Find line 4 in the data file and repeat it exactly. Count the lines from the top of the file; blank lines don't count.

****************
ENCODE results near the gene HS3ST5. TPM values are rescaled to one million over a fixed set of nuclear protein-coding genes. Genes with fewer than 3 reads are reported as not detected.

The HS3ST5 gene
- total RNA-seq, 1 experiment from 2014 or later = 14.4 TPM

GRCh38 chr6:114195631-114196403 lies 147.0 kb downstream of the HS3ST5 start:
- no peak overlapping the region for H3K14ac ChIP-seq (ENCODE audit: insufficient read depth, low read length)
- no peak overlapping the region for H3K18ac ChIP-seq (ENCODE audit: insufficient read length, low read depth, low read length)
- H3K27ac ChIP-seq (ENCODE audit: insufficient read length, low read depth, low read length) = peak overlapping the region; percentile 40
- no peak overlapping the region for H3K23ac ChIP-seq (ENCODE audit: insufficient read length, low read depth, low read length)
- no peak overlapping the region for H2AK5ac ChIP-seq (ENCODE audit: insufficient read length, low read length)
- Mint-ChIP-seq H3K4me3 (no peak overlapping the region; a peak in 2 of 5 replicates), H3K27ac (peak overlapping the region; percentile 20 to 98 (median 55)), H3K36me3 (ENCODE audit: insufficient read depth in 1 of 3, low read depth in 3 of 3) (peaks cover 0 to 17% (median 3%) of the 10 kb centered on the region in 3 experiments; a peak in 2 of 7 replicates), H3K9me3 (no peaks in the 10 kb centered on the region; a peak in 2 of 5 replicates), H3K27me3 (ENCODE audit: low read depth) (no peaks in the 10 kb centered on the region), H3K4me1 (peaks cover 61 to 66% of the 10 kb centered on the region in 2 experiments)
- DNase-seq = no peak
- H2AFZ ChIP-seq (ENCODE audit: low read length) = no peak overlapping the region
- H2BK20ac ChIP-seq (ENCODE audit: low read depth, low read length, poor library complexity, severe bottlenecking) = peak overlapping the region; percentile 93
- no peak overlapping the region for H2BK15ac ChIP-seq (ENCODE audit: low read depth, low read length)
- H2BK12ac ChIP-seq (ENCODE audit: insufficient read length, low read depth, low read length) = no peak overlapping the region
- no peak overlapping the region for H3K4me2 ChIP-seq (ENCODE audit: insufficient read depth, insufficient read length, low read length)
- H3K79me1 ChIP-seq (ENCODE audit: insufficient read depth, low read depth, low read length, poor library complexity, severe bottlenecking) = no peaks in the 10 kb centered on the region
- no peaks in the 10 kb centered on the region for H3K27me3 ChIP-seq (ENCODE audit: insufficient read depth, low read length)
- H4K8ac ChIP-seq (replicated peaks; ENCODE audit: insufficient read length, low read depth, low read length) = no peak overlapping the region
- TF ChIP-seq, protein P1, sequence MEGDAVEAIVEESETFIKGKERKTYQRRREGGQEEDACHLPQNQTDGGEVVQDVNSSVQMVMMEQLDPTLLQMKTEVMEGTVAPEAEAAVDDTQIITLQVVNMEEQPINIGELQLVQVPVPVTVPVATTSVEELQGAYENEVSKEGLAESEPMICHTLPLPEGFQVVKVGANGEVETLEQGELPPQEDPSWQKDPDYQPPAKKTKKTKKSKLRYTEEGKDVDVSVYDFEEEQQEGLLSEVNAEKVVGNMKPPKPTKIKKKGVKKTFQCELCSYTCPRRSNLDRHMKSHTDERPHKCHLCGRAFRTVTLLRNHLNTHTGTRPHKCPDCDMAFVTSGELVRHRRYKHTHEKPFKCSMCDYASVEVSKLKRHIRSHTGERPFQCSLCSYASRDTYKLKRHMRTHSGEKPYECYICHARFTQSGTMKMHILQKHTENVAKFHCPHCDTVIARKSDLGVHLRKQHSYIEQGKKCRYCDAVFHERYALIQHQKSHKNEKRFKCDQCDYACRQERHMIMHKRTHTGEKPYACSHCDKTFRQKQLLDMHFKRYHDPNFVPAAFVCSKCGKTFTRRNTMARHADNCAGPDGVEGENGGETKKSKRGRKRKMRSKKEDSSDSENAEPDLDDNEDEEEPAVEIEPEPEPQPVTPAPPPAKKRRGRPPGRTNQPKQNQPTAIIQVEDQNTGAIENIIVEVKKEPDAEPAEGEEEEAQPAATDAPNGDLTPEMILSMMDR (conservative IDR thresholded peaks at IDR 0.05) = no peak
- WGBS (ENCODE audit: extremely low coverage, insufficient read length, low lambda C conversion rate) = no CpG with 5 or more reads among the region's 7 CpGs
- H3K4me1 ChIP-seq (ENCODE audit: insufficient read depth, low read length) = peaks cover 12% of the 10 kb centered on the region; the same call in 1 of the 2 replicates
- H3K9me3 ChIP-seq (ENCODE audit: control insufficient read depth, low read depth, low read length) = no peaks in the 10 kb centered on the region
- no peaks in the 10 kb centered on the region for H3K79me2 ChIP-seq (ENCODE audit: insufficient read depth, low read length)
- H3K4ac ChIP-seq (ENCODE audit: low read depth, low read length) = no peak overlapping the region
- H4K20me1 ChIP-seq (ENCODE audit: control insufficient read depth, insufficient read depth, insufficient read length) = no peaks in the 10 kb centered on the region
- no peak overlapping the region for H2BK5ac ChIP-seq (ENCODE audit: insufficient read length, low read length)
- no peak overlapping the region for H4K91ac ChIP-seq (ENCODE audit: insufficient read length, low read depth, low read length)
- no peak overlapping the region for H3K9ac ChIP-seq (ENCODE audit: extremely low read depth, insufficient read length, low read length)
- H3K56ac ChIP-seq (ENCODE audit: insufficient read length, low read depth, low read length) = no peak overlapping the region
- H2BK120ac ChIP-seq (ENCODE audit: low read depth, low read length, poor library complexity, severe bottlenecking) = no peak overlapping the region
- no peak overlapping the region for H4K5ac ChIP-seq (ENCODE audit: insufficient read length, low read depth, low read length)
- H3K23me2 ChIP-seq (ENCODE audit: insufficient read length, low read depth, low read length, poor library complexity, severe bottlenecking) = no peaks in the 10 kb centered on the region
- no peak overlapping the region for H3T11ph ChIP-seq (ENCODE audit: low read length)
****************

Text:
GRCh38 chr6:114195631-114196403 lies 147.0 kb downstream of the HS3ST5 start: